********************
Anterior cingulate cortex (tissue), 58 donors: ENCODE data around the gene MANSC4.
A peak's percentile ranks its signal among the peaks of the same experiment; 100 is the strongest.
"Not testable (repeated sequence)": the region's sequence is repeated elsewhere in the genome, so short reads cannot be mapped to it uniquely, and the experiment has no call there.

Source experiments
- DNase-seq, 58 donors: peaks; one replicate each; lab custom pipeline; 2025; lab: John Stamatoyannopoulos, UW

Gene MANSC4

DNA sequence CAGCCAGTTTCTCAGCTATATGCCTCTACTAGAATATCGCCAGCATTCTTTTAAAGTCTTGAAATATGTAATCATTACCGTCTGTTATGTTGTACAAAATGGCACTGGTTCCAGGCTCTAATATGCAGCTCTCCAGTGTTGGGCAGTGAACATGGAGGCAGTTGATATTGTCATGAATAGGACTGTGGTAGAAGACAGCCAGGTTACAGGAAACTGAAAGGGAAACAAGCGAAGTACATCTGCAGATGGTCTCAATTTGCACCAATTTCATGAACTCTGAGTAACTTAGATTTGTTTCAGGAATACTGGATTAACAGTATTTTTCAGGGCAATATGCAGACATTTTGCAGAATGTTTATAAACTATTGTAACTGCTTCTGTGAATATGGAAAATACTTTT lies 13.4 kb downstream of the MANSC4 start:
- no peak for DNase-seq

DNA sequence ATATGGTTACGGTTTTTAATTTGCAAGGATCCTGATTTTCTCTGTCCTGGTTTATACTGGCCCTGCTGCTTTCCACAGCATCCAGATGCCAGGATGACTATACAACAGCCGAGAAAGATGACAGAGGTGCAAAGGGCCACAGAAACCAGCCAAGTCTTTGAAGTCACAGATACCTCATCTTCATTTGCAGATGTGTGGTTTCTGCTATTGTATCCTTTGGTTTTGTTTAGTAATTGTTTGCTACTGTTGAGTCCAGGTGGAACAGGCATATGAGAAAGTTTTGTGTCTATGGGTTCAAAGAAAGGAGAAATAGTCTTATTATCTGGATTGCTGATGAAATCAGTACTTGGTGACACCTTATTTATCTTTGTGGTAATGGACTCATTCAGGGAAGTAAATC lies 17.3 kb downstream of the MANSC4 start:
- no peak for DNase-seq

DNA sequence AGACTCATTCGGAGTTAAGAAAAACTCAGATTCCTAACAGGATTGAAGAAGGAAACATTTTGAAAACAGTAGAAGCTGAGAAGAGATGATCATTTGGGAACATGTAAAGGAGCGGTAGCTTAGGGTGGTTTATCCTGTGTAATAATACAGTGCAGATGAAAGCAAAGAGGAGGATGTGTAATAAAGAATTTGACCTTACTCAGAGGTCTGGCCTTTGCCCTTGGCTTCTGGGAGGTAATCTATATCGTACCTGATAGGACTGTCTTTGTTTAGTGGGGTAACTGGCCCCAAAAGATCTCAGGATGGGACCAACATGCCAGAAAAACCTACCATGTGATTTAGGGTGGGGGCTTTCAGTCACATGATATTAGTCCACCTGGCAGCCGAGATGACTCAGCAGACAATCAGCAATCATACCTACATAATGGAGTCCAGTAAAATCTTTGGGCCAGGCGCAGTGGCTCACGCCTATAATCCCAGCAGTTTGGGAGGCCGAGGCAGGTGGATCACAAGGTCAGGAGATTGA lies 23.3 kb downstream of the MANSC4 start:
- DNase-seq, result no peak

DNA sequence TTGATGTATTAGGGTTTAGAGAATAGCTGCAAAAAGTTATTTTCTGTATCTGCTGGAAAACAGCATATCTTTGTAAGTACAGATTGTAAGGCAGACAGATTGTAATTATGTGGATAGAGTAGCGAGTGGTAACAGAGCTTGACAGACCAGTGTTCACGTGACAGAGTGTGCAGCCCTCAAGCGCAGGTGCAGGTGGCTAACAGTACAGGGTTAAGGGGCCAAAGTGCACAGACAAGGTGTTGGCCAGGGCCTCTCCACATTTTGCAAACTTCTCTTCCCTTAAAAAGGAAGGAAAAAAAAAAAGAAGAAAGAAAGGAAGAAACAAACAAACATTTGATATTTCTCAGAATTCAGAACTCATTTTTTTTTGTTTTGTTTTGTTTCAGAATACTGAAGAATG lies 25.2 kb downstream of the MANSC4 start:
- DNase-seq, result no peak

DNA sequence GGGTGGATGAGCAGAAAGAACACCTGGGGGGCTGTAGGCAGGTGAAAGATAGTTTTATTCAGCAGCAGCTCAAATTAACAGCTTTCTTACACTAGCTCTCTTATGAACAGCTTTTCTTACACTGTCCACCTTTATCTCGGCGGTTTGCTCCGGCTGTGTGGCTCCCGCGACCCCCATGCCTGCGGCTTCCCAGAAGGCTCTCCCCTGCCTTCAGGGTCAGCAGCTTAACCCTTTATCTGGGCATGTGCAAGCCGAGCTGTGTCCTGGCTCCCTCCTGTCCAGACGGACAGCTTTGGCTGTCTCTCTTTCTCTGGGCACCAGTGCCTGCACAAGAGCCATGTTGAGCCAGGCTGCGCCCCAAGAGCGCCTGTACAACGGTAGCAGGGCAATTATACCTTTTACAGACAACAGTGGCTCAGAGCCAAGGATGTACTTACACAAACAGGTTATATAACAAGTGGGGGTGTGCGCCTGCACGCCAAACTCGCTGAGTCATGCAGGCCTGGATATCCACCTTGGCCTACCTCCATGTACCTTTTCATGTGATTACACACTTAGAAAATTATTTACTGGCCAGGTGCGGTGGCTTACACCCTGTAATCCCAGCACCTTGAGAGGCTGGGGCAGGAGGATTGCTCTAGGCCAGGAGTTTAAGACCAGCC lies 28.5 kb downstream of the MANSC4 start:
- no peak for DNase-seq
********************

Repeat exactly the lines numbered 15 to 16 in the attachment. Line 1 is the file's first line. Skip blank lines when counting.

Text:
DNA sequence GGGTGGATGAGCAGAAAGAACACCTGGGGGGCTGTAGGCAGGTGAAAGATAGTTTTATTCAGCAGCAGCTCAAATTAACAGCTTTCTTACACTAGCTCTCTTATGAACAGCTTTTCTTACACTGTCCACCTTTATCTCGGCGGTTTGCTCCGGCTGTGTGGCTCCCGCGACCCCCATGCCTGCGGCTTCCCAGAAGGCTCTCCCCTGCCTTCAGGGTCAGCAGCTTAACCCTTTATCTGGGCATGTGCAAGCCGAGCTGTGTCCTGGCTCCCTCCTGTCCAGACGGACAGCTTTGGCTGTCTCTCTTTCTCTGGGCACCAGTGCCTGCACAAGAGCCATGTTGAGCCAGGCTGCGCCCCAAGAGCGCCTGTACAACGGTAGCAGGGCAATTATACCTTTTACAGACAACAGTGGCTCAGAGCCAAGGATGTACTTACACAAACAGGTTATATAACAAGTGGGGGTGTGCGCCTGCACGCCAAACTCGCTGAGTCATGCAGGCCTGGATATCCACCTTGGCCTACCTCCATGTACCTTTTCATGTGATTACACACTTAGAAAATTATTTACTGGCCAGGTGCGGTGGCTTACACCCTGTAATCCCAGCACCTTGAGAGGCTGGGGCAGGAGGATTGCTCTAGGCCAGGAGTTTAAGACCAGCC lies 28.5 kb downstream of the MANSC4 start:
- no peak for DNase-seq